These days, the customer holds all the cards. They want products and services at a certain time, at a certain place, in a certain way. They want questions answered and issues addressed immediately, without waiting or repeating themselves. Fail to deliver and customers won’t hesitate to take their business elsewhere. Organizations are under pressure to not only meet these demands, but optimize every customer interaction.
How can each interaction be made as seamless and frictionless as possible? What processes can be automated to improve both efficiency and outcomes? What data can be gleaned from each interaction and leveraged to further enhance the customer experience, create sales opportunities, and increase customer loyalty?
Not surprisingly, as artificial intelligence (AI) tools have become more widely available, organizations are looking to use AI to make their contact centers “smarter.” In fact, some experts say AI is among the top trends in unified communications (UC). AI can help organizations optimize workflows, improve decision-making, and predict and plan for various scenarios.
The concept of AI has been around for decades. It was first introduced in the 1950s as a computer science discipline. However, AI technologies that give machines the ability to learn, reach conclusions, and self-correct — or behave like humans — are starting to be used in a corporate setting to enhance UC.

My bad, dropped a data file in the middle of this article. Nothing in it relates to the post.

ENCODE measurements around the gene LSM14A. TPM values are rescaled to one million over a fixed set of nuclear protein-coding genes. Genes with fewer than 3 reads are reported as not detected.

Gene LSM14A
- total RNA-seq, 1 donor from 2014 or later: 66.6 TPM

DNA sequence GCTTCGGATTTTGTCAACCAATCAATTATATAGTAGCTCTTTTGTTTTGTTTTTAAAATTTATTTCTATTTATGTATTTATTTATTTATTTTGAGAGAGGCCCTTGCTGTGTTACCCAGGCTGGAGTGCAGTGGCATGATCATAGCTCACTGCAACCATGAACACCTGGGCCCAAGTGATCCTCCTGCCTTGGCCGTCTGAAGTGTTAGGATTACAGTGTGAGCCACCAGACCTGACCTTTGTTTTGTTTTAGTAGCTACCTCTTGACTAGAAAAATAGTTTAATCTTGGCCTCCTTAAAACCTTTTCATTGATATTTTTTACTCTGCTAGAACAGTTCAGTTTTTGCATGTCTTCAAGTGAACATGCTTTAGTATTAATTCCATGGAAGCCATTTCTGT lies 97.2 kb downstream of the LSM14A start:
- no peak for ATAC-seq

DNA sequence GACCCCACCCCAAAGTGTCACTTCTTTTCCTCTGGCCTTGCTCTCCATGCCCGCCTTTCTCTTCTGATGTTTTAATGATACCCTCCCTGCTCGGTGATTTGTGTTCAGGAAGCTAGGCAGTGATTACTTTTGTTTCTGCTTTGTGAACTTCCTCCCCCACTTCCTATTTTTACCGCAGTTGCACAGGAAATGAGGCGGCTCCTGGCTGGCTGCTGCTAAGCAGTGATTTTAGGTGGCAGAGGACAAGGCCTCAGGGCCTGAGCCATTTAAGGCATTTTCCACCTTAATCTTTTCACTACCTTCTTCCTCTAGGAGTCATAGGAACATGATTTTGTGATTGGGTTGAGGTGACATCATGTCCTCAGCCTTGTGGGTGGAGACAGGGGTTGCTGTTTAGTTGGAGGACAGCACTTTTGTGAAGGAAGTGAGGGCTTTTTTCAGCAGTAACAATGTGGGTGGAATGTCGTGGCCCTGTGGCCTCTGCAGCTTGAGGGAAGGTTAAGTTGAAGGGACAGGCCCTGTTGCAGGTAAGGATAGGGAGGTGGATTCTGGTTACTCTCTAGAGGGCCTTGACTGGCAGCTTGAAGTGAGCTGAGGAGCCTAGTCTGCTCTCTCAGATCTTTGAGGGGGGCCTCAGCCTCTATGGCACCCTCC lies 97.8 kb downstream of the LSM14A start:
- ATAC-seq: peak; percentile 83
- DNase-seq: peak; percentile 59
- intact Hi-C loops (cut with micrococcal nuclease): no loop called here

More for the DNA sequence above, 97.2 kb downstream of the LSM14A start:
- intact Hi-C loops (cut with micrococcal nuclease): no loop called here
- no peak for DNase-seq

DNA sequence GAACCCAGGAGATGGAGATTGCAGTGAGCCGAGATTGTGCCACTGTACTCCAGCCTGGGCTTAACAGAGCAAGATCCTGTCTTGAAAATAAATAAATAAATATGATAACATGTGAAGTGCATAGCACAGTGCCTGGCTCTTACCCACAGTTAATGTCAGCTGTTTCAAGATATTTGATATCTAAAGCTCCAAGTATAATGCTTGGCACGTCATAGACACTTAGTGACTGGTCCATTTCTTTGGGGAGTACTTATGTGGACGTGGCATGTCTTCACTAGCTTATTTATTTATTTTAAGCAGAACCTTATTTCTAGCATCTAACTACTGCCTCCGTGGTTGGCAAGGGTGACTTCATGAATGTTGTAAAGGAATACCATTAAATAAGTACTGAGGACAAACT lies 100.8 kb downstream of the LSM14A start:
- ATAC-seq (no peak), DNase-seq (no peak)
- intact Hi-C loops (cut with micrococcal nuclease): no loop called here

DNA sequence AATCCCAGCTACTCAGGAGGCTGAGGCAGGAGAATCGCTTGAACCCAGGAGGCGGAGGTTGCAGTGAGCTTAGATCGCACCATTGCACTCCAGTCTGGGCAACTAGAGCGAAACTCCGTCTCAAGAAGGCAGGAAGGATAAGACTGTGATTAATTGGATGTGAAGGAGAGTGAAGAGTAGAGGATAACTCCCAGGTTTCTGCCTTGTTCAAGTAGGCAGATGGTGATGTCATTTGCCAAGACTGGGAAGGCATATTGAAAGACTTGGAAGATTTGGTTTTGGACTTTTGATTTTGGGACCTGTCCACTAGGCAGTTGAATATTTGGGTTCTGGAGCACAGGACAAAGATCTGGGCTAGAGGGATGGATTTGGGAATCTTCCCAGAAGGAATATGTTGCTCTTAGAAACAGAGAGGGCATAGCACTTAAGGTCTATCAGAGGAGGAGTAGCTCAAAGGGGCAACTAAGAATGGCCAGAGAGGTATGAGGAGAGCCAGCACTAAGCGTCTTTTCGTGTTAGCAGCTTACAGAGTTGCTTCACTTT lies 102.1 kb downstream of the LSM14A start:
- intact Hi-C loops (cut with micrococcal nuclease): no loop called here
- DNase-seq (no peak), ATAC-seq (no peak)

For example, chatbots can handle simple information gathering and answer standard questions, allowing human agents to focus on more complex issues. Speech recognition technology can transcribe speech in a format that can be recognized and analyzed by applications. Deep-learning platforms can detect and classify behavioral and communication patterns, while text analytics and natural language processing tools can be used to better understand communication meaning and intent.
AI can also be used to improve the customer experience. By learning attributes of both customers and agents, AI can help organizations choose the customer’s desired communication channel and match a customer with the agent who is most likely to produce the best outcome.
Speech recognition tools can recognize keywords that will trigger certain actions, such as bringing in a supervisor to assist with a customer service call, or sending an automated message to the customer via text, email or voicemail. In a healthcare setting, AI can even be used to recognize the warning signs of a medical emergency. AI-enabled social messaging applications provide organizations with new ways to engage customers with relevant, timely information and personalized offers.
As the business value of collaboration is increasingly recognized and prioritized, more organizations are looking at ways to use AI to support collaborative processes that are carried out via UC. For example, AI could automatically discover and gather documents needed for a meeting or project instead of requiring all participants to handle those tasks manually. During a live meeting, an interactive voice interface could respond to a query for specific documents and make them available in near real time instead of pausing the meeting while someone tracks down the files. Similar to contact center uses cases, AI would handle routine tasks so humans can focus on higher-level decisions.
Although AI services are very much in their infancy, the potential is too great to be dismissed. Organizations should keep an eye out for new AI services from UC vendors and start thinking about how such services can be used to improve business workflows and processes, the customer experience and collaboration.